Door County bookstores are scattered throughout the peninsula. Sturgeon Bay, Baileys Harbor, Fish Creek, Sister Bay, Ellison Bay and Washington Island each feature at least one prominent bookstore, not to mention other businesses that carry significant shelves of books, both local and popular, including Main Street Market in Egg Harbor, Al Johnson’s in Sister Bay, and the Pioneer Store in Ellison Bay.
Given the need of a first-time traveler and long-time visitor to know more about a place, much is on the Internet. Then again…can a blip of info on a screen replace the depth and value of a good book? I would say no.
I rarely visit any place in the world without reading about it first. Once there, I prowl local bookstores and question knowledgeable owners for those books I need to tell me more about the place. The histories, maps, biographies, essays, stories, local poets, even local cook books. I want to see beyond the façade of restaurants, shops, galleries, local entertainment tabloids, and advertising, and purchase books to read while I’m there and then carry them home with me, adding to my own library for future enjoyment and reference. There’s nothing like revisiting a warm summer place on a cold winter night in the pages of a good local book that brings the people, places, history, and culture alive in your hands.
Door County has a wealth of fine books that capture the past and ‘presence’ of this place. Where to begin? I would suggest H. R. Holand’s Old Peninsula Days, a must for your personal library of Door County, Wisconsin books. Originally published in l925, and followed by many subsequent editions, Holand captures the lure, lore, and history of the county’s people and places, references earlier historians from Indian times, even French explorers, and gives the reader a solid sense of our pioneering times. He delves into all of the villages and towns from their very beginnings, including Rock Island, Washington Island, Ephraim, Fish Creek, Egg Harbor…not to mention stories of settlers toiling in the woods and on the waters.
According to noted Door County, Wisconsin bibliophile, part-time Sister Bay resident, and Wisconsin book dealer Charles F. Calkins (The Badger Bibliophile, firstname.lastname@example.org):
“Old Peninsula Days is a quick but interesting read about Door County, Wisconsin because it is an anecdotal history. The relatively short vignettes do not constitute “hard history” that really details important aspects of the county’s evolution. Holand’s preceding (1917) two-volume History of Door County is the more characteristic “standard” county history of its period.
“I once heard someone say that Holand included “the leftovers” from his 1917 history in Old Peninsula Days, published eight years later in 1925. That is not true, however, as Holand included many of the same topics in both histories. For example, in the 1917 book he had a chapter titled ‘The Belgian Settlement in Gardner, Union and Brussels.’ In Old Peninsula Days It was shortened to “The Belgian Settlement.” In subsequent editions of OPD, Holand shuffled various chapters in and out to make each edition appear to be dramatically different from the previous one. And, this is a major reason this book has been so popular over the years.”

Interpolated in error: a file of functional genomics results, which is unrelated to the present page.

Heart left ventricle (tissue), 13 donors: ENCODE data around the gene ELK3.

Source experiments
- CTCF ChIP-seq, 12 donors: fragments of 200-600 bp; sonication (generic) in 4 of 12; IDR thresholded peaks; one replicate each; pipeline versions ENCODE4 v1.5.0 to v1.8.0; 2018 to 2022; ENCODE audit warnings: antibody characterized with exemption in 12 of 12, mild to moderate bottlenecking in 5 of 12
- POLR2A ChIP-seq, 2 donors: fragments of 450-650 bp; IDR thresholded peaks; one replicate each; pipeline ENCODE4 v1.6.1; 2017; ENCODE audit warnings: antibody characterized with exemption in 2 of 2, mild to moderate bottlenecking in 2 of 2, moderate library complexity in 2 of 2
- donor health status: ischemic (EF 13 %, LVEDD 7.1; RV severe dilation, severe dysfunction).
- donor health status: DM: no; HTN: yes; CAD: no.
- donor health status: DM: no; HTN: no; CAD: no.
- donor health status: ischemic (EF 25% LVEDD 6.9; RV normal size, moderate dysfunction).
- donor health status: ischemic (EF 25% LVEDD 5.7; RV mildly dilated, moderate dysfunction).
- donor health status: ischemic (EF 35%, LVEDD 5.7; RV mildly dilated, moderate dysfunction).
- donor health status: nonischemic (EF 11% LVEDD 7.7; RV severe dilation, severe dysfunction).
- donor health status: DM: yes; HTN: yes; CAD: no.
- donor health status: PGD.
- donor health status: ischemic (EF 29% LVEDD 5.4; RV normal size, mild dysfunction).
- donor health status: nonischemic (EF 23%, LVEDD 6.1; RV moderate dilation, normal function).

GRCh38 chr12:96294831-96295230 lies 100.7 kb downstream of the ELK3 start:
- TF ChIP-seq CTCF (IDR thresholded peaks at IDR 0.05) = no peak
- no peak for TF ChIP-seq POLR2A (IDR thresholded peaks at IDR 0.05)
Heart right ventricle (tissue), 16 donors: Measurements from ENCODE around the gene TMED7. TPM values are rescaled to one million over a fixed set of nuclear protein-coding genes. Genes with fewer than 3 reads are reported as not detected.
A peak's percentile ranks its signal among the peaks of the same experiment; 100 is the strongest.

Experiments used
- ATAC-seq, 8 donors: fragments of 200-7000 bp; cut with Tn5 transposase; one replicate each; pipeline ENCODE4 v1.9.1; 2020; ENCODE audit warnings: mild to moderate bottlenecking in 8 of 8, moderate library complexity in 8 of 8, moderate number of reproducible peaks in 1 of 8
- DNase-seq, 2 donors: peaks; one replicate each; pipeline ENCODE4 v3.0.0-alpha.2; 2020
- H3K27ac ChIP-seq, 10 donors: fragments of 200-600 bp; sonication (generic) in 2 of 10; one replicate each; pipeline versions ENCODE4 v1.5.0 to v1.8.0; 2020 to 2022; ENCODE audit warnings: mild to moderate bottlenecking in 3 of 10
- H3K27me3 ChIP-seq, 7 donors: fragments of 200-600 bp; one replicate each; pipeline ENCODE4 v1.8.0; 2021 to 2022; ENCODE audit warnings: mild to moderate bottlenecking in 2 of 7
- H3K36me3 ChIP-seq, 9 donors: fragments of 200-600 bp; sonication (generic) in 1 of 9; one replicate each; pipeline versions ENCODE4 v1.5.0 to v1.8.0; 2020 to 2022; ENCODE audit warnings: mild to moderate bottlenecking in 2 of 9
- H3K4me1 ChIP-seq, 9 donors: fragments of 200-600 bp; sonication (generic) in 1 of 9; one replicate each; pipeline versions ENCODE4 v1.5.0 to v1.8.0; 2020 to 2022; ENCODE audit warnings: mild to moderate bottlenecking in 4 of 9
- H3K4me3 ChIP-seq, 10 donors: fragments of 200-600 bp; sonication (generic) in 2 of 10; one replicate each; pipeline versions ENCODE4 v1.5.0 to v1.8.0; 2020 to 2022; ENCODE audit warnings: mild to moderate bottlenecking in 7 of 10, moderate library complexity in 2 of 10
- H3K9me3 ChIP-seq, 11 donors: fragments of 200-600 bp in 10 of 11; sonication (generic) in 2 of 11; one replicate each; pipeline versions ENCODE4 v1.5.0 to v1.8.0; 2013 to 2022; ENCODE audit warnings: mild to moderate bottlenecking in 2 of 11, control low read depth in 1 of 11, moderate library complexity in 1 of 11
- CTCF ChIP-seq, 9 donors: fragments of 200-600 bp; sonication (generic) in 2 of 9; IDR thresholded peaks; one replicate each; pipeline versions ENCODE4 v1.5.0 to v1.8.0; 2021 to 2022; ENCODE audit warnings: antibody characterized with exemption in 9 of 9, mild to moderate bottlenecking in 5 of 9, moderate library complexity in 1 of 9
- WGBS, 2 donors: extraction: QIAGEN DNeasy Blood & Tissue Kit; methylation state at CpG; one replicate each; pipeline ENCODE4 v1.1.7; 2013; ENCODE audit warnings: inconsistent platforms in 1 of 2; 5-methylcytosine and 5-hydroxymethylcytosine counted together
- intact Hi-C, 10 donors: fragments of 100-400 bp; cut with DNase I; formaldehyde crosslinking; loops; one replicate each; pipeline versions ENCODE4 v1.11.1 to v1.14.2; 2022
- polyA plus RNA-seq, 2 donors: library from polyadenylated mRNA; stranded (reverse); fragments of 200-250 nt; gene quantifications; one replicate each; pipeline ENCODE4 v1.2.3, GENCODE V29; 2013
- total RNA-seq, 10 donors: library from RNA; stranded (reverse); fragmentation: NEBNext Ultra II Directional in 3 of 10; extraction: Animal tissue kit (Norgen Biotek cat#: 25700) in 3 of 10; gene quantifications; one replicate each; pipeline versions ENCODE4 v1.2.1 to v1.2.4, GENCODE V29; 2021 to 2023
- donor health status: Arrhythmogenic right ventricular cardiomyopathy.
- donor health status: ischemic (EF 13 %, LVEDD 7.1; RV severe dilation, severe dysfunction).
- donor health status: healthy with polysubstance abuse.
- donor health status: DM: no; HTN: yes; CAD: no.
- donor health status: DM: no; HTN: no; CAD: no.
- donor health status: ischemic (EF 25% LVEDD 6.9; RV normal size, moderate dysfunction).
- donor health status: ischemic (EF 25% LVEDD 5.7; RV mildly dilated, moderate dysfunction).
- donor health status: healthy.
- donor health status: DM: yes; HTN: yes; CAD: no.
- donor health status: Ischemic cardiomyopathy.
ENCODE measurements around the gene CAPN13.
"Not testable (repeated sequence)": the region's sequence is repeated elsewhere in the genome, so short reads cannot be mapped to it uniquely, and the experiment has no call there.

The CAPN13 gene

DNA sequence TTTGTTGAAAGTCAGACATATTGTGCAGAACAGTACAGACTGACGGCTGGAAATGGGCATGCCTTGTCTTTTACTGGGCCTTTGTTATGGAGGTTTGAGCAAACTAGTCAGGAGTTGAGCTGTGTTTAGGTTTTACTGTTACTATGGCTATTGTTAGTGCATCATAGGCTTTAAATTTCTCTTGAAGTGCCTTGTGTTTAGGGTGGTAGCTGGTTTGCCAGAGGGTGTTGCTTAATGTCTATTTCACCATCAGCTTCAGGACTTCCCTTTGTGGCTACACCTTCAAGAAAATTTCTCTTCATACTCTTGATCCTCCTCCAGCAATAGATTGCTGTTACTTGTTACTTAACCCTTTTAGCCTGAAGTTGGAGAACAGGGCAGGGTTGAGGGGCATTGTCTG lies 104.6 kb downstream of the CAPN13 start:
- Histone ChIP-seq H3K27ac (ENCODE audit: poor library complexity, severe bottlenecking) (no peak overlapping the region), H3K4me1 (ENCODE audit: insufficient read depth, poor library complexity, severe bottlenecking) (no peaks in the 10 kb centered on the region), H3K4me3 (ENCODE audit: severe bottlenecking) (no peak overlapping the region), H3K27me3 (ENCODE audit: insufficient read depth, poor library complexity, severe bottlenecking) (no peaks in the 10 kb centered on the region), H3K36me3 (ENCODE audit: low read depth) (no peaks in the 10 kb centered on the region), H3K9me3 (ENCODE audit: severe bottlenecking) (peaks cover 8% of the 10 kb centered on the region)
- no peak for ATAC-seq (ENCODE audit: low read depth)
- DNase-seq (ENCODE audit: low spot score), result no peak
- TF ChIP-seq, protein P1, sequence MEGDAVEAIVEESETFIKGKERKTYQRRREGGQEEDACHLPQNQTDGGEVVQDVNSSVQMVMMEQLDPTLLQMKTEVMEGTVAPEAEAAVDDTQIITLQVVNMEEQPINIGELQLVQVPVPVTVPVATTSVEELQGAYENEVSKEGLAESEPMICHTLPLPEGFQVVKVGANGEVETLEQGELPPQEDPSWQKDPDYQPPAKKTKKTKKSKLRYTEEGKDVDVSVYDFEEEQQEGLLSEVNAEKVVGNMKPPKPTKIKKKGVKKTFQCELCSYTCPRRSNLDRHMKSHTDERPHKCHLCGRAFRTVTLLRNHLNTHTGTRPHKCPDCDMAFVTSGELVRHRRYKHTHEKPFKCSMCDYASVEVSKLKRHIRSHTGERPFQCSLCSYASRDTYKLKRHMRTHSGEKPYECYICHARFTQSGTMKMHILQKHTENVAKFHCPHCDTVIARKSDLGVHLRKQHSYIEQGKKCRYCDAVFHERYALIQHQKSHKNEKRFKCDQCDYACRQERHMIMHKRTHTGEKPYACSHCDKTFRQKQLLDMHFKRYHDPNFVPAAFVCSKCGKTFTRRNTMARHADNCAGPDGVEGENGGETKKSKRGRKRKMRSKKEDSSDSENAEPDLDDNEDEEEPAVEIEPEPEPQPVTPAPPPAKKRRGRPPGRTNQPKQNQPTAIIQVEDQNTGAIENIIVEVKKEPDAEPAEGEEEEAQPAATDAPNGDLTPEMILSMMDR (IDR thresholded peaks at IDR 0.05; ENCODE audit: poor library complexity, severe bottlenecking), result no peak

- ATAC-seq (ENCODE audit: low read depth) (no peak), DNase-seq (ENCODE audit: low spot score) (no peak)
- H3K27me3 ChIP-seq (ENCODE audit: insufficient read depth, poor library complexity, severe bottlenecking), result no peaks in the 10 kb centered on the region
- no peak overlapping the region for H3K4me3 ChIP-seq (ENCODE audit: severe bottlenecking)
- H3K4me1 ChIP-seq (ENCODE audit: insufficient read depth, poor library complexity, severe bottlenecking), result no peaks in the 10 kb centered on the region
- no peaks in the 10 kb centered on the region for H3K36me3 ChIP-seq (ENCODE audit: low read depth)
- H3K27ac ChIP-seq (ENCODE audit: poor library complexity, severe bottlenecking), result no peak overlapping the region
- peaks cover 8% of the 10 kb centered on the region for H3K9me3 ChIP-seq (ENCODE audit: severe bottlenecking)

In Chapter II of Holand’s Old Peninsula Days, he details the presence of the Native American culture on the peninsula through the words of 17th-century French historian La Potherie, who beautifully captures life among the Indians upon the Door landscape:
“The country is a beautiful one, and they have fertile fields planted with Indian corn. Game is abundant at all seasons, and in winter they hunt bears and beavers. They hunt deer at all times, and they even catch wild fowl in nets. In autumn there is a prodigious abundance of ducks, both black and white, of excellent flavor, and the savages stretch nets in certain places where these fowl alight to feed upon the wild rice. Then advancing silently in their canoes, they draw them up alongside of the nets in which the birds have been caught. They also capture pigeons in their nets in the summer. They make in the woods wide paths in which they spread large nets in the shape of a bag and attached at each side they make a little hut of branches in which they hide. When the pigeons in their flight get within this open space, the savages pull a small cord which is drawn through the edge of the nets and thus capture sometimes five or six hundred birds in one morning, especially in windy weather. All the year round they fish for sturgeon, and for herring in the autumn; and in winter they have fruits. This fishery suffices to maintain large villages. They also gather wild rice and acorns. Accordingly, the peoples of the bay can live in utmost comfort.”
As Charlie Calkins concludes: “In my view, you have to give credit where credit is due. Holand was one of the first to take the history of Door County, Wisconsin seriously and set about to do something about it — record it in written form for posterity. Holand was educated and had a facility with the written word. At times, I believe, he played “fast and easy” with the facts, and in these instances he did not let the facts get in the way of what he thought was a good story. Much of what we know to be the true history of Door County, Wisconsin, nevertheless, has come from Holand’s pen.”